Episode 16.14?with Hosts Steve Kashul and Dr. Brian Cole. Broadcasting on ESPN Chicago?1000 WMVP-AM Radio, Saturdays from?8:30 to 9:00 AM/c.

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Segment One: Dr. Charles Bush-Joseph from Midwest Orthopaedics at Rush sitting in8 for Dr. Brian Cole this week. Steve and Dr. Bush-Joseph talk with Dr. Tim Gabbett from Gabbett Performance Solutions in Queensland Australia. Dr. Gabbett works with the Chicago Bulls and other professional teams using?his?unique training philosophy to solve their problems scientifically through evidence based research and individualized training.?Dr Tim Gabbett has 20 years experience working as an applied sport scientist with athletes and coaches from a wide range of sports.

He holds a PhD in Human Physiology (2000) and has completed a second PhD in the Applied Science of Professional Football (2011) , with special reference to physical demands, injury prevention, and skill acquisition.?Tim has worked with elite international athletes over several Commonwealth Games (2002 and 2006) and Olympic Games (2000, 2004, and 2008) cycles.

He continues to work as a sport science and?coaching consultant for several high performance teams around the world and?has published over 200 peer-reviewed articles and has presented at over 200 national and international conferences. He is committed to performing world-leading research that can be applied in the ?real world? to benefit high performance coaches and athletes.

Segment Two: Dave Heidloff from Athletico discusses their 3P Program for ACL Injuries.?Most recent studies show that anterior cruciate ligament (ACL) tears sideline more than 200,000 athletes each year. The majority of these injuries occur while playing agility sports, such as basketball, soccer, skiing, and football. ACL injuries are most often seen in males due to the greater number of male sports participants, but this statistic obscures the fact that female athletes?actually?have a higher risk of injury.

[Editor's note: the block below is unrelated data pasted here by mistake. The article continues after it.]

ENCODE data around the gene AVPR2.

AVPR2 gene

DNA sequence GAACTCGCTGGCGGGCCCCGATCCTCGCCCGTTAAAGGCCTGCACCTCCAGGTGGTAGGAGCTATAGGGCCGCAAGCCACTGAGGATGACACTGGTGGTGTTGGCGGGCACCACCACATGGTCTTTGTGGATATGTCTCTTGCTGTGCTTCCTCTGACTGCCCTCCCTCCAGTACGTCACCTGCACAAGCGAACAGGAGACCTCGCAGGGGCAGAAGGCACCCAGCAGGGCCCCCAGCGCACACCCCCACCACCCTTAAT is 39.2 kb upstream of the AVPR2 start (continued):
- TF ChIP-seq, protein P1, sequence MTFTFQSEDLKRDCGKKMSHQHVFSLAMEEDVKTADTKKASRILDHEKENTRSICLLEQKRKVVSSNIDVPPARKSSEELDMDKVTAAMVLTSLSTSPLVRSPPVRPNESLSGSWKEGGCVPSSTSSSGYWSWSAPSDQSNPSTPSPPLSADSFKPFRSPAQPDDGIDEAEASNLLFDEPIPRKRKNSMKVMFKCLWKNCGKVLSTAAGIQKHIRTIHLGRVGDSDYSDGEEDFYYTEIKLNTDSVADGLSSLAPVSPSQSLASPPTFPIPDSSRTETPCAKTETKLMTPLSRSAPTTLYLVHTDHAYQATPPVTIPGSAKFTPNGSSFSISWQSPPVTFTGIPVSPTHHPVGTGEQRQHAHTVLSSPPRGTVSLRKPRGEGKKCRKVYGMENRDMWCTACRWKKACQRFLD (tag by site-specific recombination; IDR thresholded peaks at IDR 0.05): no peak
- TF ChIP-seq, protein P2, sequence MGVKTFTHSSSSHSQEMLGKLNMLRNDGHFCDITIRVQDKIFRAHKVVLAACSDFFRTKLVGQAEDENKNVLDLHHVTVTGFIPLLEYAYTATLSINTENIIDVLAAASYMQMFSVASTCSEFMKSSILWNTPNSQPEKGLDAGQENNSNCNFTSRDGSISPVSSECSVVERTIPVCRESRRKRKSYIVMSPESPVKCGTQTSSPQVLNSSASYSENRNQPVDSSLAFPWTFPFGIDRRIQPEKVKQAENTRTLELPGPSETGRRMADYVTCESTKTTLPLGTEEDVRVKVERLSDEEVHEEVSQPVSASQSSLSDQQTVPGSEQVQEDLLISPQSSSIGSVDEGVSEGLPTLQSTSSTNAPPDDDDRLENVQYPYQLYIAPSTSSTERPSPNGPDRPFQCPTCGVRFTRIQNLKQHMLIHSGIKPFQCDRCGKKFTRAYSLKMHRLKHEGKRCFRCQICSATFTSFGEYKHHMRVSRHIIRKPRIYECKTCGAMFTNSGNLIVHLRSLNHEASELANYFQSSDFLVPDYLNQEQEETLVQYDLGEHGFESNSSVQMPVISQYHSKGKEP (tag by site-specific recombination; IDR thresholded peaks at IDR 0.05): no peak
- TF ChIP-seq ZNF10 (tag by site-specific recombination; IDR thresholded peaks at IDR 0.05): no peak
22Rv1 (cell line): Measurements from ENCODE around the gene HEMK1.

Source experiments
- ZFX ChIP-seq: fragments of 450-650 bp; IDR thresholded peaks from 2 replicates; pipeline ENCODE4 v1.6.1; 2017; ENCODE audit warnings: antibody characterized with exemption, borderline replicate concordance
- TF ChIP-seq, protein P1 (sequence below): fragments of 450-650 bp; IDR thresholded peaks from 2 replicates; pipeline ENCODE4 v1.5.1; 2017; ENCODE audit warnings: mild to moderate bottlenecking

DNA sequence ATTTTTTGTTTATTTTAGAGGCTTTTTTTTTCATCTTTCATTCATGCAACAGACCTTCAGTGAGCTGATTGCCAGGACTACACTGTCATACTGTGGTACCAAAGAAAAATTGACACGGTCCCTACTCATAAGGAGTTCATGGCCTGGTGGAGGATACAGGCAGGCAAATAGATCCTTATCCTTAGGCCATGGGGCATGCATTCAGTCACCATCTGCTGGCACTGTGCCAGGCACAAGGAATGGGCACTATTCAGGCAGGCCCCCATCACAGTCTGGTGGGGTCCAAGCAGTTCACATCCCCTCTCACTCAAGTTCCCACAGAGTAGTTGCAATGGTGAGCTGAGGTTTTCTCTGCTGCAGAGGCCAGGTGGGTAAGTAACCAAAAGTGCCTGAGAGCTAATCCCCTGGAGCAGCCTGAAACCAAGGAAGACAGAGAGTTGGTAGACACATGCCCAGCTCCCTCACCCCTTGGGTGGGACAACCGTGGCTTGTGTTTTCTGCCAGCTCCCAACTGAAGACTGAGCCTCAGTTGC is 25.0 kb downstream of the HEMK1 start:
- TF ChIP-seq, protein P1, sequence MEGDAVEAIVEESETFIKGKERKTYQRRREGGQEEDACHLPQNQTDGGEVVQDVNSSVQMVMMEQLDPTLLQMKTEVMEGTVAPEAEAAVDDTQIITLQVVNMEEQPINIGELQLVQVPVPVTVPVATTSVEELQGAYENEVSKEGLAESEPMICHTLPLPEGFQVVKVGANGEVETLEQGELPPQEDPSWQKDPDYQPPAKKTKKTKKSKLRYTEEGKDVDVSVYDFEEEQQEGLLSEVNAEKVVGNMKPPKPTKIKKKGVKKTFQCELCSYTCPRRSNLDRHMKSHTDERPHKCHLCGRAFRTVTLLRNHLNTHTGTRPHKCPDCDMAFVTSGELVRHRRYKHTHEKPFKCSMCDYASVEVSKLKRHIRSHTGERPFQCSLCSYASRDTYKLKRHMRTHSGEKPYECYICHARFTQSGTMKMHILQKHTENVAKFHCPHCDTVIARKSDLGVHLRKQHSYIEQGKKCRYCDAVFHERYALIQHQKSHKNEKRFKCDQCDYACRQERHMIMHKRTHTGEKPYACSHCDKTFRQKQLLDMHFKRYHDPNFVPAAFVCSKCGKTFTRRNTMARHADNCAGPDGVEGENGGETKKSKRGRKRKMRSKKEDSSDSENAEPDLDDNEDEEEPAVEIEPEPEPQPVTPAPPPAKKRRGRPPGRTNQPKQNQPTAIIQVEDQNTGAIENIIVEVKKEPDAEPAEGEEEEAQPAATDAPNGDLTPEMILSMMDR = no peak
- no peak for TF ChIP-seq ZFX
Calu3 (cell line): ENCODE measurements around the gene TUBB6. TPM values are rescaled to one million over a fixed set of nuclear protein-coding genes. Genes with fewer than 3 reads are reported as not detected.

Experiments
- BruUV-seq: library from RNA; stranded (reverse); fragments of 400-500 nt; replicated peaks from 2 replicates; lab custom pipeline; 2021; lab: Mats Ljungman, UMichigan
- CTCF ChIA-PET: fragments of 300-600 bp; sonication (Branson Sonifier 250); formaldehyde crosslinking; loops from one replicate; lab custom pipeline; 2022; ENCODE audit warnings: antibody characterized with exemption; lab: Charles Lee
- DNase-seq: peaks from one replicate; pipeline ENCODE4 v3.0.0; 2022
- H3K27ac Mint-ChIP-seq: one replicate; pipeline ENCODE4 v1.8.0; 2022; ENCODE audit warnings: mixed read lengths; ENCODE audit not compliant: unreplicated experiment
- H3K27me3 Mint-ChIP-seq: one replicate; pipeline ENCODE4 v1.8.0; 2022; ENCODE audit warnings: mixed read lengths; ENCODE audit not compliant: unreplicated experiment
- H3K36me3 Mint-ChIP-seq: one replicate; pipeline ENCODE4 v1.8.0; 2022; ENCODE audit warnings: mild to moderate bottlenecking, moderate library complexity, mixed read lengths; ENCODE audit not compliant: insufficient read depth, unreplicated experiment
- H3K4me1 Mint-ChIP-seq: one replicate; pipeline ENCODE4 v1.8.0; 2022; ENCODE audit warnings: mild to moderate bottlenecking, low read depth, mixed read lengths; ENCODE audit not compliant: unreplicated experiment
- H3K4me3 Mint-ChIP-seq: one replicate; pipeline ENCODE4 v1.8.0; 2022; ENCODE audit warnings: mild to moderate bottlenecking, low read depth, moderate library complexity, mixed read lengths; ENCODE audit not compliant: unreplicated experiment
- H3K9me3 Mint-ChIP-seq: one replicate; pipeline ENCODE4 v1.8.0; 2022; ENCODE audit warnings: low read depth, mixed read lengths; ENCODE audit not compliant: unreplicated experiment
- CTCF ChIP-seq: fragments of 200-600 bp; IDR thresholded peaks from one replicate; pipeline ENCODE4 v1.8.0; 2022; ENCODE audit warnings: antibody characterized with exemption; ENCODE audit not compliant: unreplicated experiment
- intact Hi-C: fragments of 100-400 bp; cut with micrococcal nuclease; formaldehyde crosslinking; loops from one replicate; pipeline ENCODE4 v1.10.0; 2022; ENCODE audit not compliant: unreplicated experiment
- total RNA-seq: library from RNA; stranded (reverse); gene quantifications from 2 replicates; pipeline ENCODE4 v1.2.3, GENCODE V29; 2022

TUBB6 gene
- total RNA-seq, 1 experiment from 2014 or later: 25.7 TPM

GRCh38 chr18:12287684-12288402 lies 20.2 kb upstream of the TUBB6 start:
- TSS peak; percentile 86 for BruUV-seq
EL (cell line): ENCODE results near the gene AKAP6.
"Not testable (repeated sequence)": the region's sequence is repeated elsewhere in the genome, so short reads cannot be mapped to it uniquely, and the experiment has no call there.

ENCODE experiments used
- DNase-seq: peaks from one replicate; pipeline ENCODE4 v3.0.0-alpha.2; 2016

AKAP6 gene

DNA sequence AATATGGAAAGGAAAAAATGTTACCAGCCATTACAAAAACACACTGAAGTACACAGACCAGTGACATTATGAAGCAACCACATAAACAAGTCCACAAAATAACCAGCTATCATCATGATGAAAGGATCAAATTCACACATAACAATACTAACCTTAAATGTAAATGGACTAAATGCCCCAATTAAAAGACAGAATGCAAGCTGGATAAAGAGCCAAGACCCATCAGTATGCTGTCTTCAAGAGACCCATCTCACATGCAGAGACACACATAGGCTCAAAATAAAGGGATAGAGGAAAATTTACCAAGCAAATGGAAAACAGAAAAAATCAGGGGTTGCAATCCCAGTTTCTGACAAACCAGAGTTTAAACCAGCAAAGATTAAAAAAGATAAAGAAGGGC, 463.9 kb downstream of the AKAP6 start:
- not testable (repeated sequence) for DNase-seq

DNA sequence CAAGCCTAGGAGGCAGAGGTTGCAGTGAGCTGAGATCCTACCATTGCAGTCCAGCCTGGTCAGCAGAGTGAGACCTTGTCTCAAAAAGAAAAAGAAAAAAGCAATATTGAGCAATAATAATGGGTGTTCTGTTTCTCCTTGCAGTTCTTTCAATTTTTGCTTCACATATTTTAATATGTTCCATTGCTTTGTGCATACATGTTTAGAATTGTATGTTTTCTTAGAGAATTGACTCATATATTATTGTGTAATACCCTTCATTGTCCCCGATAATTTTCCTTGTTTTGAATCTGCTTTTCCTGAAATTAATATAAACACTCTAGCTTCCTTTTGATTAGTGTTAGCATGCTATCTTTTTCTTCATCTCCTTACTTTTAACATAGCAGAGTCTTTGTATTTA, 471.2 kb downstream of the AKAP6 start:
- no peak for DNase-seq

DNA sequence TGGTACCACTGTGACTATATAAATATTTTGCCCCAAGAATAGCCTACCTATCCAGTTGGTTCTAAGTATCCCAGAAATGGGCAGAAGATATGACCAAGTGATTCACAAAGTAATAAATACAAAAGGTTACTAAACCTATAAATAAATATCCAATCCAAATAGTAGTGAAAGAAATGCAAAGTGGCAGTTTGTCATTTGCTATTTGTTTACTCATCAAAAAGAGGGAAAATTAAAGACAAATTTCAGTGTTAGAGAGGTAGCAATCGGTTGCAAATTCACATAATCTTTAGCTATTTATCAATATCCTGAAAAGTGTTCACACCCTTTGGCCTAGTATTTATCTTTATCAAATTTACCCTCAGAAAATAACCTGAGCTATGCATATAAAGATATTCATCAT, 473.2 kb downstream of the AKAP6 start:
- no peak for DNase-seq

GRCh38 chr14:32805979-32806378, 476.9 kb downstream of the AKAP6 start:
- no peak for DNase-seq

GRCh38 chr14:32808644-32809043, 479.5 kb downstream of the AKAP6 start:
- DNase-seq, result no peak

NCAA statistics show that female athletes are two to eight times more likely to sustain an ACL injury.?Physical therapists and trainers agree that ACL injuries are on the rise. We attribute this development to young athletes specializing in one sport too early, playing a single sport year-round, and the increasing pressure to compete at higher levels. But there is good news. A recent study reported that athletes can reduce their ACL 3P Logo_Athleticorisk of injury as much as 72 percent by engaging in a comprehensive knee strengthening and conditioning program.

Athletes who sustain an ACL injury requiring surgery can get back on the field with the help of a good surgeon, specialized rehabilitation, and a return to play program. We are?committed to providing specialized rehabilitation programs to our patients, as well as customized return to play programs.?We also strive to ?educate athletes and parents on our 3P?s: Prevention, Progression, Performance.

Segment Three: Dr. Charles Bush-Joseph as head team physician forsox pitcher the?Chicago?White Sox?talks about the special demands in?dealing with the long MLB season. The high number of games, long training periods, high daily pitch counts, fatigue and the velocity-intensity of pitching has produced a large number of elbow injuries (UCL-Tommy John). Youth baseball also has experienced this problem with the intensity of throwing the hard fast ball but discusses how that can be controlled. However, long run conditioning has replaced steroid use for improved performance.


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